Covering the Courts: Free Press, Fair Trials, and Journalistic Performance

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Robert H. Giles, Robert W. Snyder
Transaction Publishers, 1998 - Language Arts & Disciplines - 146 pages
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Covering the Courts shows how writers and journalists deal with present-day major trials, such as those involving Timothy McVeigh and O.J. Simpson. The volume features such outstanding contributors as Linda Deutsch and Fred Graham, and provides an in-depth look at the performance of the court in an age of heightened participation by reporters, camera operators, social scientists, major moguls of network radio and television, and advocates of special causes.

The volume does far more than discuss specific cases. Indeed, it is a major tool in the study of the new relationships between a free press and a fair trial. Interestingly, a consensus is described in which the parties involved in efforts to balance freedom of the press and the right to a fair trial are moving in tandem. In this regard, sensitive issues ranging from the universality of law to the particularity of racial, religious, and gender claims, are explored with great candor.

The volume also turns the intellectual discourse to its major players: the members of the press, the lawyers, and the judiciary. Has there been a shift from reporting functions to entertainment values? Does television and live presentation shift the burden from the contents of a case to the photogenic and star quality of players? What excites and intrigues the public: serious disturbances to the peace and mass mayhem, such as the Oklahoma bombings or sexual adventures of entertainment and sports figures? The findings are sometimes disturbing, but the reading is never dull. This book will be of interest to journalists, lawyers, and the interested general public.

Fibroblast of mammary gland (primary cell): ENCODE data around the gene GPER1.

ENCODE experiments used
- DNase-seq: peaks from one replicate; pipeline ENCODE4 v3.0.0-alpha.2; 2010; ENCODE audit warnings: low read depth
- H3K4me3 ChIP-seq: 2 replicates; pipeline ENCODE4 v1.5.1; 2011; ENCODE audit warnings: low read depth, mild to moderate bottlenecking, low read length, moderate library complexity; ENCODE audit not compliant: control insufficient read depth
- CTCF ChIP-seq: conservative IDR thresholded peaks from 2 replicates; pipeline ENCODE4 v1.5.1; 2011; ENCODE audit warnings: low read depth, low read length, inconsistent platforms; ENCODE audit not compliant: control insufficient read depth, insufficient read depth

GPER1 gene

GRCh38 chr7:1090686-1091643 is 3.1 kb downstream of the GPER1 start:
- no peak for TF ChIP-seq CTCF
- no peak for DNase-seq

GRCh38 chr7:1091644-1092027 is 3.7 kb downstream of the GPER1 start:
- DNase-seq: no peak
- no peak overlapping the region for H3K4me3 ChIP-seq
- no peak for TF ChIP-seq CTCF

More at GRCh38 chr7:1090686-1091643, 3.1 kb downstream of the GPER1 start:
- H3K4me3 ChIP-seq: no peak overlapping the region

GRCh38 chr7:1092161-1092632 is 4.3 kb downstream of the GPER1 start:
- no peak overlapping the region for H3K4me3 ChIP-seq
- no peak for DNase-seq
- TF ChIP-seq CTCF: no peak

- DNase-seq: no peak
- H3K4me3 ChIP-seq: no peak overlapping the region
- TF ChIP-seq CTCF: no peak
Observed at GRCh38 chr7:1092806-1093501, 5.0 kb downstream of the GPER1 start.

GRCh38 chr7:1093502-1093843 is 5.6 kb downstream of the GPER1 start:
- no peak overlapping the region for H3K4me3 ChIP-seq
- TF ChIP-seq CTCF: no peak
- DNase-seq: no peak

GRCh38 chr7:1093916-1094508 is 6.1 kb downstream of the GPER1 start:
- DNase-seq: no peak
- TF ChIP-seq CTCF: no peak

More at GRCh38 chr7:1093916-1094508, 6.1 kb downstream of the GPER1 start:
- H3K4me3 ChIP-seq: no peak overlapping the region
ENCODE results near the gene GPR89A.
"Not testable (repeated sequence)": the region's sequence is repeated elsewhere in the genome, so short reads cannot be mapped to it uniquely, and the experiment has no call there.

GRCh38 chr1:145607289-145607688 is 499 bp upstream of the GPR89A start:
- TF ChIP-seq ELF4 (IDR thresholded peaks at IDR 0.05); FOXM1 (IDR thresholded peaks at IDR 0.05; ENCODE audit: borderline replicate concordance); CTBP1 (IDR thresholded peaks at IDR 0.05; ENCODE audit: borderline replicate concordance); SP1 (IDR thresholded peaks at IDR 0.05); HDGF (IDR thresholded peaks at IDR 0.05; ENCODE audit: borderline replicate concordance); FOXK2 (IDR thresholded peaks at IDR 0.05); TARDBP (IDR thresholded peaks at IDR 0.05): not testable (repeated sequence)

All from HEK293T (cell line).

This volume is the latest in the Transaction Media Studies Series edited by Everette E. Dennis, dean of the school of communication at Fordham University. The volume itself is edited by Robert Giles, the editor, and Robert W. Snyder, the managing editor, of Media Studies Journal. The original contributions were initially presented at The Freedom Forum and its Media Studies Center.

 

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Contents

Free Press Fair Trial
1
Lessons from the Timothy McVeigh Trial I
11
The McVeigh trial media were generally uncritical of the prosecutions
18
If Canada is to Americans a foreign country its foreignness is to
26
Cameras in the Courts
33
Lessons from the O J Simpson Trial I
43
Flash and Trash
53
The CameraShy Federal Courts
63
Justice by the Consent of the Governed
85
Two federal appellate judges who have helped to set national judicial
97
A New York City sex crimes prosecutor surveys the media and con
100
Feeding the Ravenous Appetite of the Press
111
The Role of the Media in Exposing
119
Cast a Cautious Eye on the Supreme Court
125
Surveying books about the Supreme Court that range from deferential
137
Index
143

Journalism Meets Art
71
CrossExaminations
77

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About the author (1998)

Robert W. Snyder is managing editor of the Media Studies Journal, a historian, and co-author of Metropolitan Lives: The Ashcan Artists and Their New York. He has taught at Princeton University and New York University.

Robert Giles is editor-in-chief of Media Studies Journal, senior vice president of the Freedom Forum and executive director of Media Studies Center. Formerly the editor and publisher of The Detroit News, he is the author of Newsroom Management: A Guide to Theory and Practice.

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